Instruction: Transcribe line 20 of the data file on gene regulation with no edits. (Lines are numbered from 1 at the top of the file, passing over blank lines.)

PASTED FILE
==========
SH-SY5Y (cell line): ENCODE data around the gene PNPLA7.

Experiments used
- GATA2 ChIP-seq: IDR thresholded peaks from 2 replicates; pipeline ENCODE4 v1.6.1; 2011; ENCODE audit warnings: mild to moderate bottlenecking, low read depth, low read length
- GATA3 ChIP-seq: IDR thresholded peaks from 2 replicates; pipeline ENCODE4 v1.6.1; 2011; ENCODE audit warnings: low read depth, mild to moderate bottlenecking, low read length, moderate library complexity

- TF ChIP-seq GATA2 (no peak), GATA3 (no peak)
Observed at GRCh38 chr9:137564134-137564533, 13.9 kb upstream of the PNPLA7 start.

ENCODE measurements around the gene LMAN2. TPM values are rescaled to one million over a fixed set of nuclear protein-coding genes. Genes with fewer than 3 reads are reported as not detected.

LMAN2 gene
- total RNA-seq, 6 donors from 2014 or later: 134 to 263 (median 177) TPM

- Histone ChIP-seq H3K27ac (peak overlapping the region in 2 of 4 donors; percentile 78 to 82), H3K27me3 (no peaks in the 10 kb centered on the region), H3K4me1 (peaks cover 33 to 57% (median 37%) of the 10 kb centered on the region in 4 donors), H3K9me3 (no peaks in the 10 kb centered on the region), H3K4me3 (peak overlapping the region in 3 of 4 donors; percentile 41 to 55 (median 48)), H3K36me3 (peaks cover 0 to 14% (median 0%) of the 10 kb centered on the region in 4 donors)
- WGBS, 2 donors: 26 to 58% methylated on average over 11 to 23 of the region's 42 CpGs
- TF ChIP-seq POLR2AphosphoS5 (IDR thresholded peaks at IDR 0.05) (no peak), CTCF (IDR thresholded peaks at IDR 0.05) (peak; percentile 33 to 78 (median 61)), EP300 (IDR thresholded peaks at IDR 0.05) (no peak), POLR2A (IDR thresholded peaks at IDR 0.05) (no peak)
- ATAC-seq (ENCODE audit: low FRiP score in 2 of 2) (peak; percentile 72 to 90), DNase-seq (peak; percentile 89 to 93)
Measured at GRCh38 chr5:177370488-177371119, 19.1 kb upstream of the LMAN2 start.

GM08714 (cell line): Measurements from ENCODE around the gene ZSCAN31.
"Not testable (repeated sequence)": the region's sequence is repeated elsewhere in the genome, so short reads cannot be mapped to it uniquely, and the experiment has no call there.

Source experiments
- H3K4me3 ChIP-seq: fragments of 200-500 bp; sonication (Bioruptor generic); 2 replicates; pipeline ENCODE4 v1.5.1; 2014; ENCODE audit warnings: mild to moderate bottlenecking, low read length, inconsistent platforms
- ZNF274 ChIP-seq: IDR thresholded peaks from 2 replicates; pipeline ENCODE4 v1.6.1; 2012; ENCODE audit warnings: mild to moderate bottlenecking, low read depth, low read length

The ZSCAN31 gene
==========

The ZSCAN31 gene